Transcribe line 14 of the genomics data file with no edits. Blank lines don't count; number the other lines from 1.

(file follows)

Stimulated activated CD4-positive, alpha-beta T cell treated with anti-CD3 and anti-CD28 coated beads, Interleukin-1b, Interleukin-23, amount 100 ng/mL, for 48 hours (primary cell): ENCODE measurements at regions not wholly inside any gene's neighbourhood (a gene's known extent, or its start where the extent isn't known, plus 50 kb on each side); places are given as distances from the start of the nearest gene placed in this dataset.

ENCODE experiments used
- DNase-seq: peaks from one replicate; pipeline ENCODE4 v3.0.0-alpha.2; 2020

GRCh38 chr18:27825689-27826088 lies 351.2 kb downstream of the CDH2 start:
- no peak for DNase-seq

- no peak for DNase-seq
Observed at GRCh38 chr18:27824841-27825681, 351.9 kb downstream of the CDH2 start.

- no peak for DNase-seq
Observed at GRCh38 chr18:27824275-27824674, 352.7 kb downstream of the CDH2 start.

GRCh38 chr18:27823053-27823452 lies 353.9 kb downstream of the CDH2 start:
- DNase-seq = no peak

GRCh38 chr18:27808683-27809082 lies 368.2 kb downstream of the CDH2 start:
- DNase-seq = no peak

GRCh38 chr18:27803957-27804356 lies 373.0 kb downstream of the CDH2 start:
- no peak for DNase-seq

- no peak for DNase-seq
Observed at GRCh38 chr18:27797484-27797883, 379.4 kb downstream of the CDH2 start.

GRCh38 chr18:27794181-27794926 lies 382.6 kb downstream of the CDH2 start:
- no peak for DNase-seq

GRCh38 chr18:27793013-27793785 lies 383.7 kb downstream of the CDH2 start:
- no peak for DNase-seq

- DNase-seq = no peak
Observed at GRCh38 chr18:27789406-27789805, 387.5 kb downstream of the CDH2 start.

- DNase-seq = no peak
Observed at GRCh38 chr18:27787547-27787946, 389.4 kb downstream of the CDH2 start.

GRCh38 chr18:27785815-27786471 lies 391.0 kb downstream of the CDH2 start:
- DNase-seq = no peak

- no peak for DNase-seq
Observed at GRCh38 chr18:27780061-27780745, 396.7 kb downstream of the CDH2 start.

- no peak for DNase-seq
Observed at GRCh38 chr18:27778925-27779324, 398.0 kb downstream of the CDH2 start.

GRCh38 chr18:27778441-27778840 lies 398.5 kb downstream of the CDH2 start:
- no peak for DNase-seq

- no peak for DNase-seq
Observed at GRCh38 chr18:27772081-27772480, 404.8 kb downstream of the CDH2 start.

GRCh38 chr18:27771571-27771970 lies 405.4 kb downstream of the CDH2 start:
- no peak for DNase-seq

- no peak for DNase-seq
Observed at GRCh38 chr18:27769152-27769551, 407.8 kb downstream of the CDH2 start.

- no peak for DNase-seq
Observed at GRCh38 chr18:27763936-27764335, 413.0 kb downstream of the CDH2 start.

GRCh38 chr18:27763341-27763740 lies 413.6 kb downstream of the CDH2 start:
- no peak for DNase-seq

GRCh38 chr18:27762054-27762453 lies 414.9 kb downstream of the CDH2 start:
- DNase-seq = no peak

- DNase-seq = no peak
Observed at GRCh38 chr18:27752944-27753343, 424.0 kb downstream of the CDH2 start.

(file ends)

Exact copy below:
GRCh38 chr18:27803957-27804356 lies 373.0 kb downstream of the CDH2 start: